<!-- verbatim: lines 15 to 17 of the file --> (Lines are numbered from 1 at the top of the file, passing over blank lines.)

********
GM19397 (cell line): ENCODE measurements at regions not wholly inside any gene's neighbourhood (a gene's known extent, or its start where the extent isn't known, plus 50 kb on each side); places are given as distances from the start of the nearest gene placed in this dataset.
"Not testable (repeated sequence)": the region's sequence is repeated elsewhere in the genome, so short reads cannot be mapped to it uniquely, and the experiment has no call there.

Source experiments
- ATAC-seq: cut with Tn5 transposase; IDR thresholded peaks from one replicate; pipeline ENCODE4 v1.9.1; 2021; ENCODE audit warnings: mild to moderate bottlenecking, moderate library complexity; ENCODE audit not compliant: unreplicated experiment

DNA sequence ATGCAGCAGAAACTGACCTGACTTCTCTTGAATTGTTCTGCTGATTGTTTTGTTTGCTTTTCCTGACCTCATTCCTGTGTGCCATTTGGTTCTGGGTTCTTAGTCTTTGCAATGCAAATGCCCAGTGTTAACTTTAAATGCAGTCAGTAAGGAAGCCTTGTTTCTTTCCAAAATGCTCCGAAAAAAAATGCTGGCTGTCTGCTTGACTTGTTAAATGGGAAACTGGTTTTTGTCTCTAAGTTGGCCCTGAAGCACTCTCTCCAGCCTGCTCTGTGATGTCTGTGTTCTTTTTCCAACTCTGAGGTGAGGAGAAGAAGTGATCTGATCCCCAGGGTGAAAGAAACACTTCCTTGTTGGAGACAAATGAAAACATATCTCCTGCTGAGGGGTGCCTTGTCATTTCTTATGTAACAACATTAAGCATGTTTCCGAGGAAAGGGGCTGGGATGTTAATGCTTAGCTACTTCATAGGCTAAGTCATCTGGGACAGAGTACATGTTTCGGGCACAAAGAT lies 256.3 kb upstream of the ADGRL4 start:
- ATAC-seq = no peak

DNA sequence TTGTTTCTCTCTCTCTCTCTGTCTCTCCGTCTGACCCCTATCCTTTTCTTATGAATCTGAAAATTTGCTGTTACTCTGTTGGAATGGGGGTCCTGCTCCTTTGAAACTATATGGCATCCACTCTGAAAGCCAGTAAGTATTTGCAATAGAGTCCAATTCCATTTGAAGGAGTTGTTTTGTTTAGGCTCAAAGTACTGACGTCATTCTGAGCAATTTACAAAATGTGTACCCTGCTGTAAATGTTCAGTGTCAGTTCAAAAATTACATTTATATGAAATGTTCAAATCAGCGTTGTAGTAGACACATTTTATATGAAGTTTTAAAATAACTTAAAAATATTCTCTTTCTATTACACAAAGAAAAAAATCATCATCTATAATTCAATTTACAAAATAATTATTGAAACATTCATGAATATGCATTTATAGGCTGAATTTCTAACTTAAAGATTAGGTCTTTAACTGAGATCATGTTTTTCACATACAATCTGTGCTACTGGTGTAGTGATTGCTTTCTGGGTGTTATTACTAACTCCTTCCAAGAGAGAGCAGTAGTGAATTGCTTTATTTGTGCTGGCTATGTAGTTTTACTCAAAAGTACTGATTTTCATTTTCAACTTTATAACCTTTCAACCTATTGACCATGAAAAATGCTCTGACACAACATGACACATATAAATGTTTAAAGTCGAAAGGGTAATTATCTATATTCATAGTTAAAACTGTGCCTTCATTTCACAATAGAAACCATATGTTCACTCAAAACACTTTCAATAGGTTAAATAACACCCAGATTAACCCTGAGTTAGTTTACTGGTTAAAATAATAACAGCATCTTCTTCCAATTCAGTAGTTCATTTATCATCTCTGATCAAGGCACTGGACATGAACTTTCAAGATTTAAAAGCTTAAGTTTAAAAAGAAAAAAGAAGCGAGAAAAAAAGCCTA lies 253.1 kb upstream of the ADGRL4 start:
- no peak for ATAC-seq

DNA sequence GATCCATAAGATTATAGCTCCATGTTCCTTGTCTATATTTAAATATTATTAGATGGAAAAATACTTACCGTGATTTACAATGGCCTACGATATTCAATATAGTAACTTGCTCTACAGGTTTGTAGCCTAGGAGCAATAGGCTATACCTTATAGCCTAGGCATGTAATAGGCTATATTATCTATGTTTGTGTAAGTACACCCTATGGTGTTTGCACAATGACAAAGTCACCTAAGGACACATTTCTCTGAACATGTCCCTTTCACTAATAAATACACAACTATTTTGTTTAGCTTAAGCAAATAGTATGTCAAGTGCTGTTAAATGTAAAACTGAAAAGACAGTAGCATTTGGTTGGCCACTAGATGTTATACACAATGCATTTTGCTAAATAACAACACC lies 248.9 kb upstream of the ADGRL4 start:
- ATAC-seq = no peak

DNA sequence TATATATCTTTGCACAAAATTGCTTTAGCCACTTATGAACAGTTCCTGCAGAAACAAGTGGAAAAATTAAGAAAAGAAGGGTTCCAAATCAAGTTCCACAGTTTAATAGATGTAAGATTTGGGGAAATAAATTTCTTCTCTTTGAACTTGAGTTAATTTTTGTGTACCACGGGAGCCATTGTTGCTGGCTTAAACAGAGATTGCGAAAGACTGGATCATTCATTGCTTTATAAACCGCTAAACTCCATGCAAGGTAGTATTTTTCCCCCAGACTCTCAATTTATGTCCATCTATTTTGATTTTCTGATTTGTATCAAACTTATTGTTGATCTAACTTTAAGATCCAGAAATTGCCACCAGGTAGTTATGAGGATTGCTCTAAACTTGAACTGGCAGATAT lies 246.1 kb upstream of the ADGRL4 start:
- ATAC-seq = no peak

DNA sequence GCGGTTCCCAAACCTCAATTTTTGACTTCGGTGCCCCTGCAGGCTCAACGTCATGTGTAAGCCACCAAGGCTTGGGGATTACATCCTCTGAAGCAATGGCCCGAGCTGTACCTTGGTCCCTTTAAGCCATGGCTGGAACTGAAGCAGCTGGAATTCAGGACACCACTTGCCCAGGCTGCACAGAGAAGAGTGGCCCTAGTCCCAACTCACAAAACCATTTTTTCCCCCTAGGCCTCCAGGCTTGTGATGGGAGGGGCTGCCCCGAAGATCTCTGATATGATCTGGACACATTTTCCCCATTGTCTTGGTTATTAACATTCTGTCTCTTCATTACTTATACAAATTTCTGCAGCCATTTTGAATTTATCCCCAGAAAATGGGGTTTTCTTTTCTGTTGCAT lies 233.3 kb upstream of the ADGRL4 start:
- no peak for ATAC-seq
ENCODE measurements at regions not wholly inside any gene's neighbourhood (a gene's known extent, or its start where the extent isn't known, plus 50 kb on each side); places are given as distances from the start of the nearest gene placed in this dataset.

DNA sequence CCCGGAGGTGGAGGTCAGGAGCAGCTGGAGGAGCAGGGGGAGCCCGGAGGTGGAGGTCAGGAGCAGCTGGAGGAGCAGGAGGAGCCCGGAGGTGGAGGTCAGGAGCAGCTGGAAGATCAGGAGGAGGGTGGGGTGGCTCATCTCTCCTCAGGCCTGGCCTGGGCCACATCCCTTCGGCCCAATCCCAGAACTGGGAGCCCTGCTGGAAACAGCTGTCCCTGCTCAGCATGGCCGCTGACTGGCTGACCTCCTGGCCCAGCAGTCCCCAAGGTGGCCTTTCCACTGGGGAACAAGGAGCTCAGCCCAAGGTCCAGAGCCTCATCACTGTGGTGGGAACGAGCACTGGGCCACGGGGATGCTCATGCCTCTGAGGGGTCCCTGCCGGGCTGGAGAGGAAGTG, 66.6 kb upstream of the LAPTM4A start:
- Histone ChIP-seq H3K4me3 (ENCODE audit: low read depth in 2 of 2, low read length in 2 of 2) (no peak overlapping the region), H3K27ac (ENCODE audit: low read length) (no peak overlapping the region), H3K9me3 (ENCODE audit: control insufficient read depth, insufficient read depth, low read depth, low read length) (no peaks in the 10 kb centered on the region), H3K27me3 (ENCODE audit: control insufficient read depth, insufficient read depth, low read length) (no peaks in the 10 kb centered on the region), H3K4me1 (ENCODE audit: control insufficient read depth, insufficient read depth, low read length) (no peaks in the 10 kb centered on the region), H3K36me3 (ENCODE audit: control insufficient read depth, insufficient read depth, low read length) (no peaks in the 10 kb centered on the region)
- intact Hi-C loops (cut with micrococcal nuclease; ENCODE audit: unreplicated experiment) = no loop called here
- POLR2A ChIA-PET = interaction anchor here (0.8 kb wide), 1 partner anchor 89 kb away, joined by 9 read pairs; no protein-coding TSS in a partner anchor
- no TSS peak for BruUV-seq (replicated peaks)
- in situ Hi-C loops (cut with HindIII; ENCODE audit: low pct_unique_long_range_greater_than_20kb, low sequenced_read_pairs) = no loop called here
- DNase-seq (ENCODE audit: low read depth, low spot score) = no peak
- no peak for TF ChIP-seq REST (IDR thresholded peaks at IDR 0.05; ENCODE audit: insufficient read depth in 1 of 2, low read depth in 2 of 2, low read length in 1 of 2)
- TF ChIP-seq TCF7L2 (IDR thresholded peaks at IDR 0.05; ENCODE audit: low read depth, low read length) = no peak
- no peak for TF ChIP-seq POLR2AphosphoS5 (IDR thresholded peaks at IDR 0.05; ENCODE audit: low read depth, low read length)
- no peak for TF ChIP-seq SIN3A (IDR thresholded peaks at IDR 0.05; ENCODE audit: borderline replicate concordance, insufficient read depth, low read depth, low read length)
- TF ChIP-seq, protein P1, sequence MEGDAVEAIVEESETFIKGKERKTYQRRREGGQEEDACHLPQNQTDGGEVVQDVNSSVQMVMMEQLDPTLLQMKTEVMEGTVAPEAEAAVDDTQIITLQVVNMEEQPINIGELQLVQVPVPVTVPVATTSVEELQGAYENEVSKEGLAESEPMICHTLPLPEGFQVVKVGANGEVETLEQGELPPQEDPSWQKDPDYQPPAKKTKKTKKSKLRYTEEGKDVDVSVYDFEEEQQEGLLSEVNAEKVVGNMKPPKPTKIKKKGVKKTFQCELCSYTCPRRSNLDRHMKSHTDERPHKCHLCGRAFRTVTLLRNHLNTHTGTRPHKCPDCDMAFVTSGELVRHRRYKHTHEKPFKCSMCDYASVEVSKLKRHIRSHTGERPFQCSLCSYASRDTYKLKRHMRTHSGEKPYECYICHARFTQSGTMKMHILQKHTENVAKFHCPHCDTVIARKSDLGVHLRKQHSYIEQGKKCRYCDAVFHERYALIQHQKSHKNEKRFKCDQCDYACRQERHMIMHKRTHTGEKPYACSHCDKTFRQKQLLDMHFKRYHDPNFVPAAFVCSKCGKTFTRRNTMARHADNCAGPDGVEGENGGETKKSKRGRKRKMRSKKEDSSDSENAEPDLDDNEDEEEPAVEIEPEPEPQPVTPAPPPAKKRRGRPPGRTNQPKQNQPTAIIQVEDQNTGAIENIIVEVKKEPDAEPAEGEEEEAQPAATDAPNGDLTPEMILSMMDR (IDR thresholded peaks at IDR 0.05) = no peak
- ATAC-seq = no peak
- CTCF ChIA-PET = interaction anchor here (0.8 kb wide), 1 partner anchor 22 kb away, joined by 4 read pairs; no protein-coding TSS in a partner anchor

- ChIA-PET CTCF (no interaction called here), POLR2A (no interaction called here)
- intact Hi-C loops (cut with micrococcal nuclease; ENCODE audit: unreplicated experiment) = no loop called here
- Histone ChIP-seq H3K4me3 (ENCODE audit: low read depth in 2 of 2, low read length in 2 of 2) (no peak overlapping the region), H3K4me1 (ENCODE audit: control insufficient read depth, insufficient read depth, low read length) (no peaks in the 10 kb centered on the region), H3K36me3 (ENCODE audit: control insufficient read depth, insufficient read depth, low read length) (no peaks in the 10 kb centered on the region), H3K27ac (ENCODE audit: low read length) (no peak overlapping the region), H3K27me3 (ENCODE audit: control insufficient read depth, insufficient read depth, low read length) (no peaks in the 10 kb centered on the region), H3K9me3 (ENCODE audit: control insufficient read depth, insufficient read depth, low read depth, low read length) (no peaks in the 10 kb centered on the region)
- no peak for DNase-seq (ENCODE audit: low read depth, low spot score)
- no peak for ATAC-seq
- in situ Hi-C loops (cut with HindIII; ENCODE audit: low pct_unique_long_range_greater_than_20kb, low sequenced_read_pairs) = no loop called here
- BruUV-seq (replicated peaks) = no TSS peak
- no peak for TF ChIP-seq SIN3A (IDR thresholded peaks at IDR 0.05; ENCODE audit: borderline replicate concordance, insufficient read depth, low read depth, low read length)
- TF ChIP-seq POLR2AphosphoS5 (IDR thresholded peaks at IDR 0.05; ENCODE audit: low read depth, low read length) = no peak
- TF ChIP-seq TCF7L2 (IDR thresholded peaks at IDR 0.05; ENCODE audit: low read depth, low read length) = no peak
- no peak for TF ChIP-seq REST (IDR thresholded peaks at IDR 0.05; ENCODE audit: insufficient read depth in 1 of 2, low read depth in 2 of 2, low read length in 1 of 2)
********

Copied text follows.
ENCODE measurements at regions not wholly inside any gene's neighbourhood (a gene's known extent, or its start where the extent isn't known, plus 50 kb on each side); places are given as distances from the start of the nearest gene placed in this dataset.

DNA sequence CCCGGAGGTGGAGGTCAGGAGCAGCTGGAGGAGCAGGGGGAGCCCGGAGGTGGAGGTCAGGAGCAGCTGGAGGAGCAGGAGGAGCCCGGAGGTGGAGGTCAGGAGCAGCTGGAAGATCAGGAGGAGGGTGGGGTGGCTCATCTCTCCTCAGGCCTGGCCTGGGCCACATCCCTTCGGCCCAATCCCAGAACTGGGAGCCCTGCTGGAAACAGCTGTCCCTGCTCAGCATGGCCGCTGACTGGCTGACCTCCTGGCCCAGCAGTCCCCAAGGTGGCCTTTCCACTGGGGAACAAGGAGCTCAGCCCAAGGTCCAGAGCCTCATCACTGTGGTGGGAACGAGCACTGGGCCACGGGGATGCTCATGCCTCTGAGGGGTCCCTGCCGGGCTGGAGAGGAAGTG, 66.6 kb upstream of the LAPTM4A start:
- Histone ChIP-seq H3K4me3 (ENCODE audit: low read depth in 2 of 2, low read length in 2 of 2) (no peak overlapping the region), H3K27ac (ENCODE audit: low read length) (no peak overlapping the region), H3K9me3 (ENCODE audit: control insufficient read depth, insufficient read depth, low read depth, low read length) (no peaks in the 10 kb centered on the region), H3K27me3 (ENCODE audit: control insufficient read depth, insufficient read depth, low read length) (no peaks in the 10 kb centered on the region), H3K4me1 (ENCODE audit: control insufficient read depth, insufficient read depth, low read length) (no peaks in the 10 kb centered on the region), H3K36me3 (ENCODE audit: control insufficient read depth, insufficient read depth, low read length) (no peaks in the 10 kb centered on the region)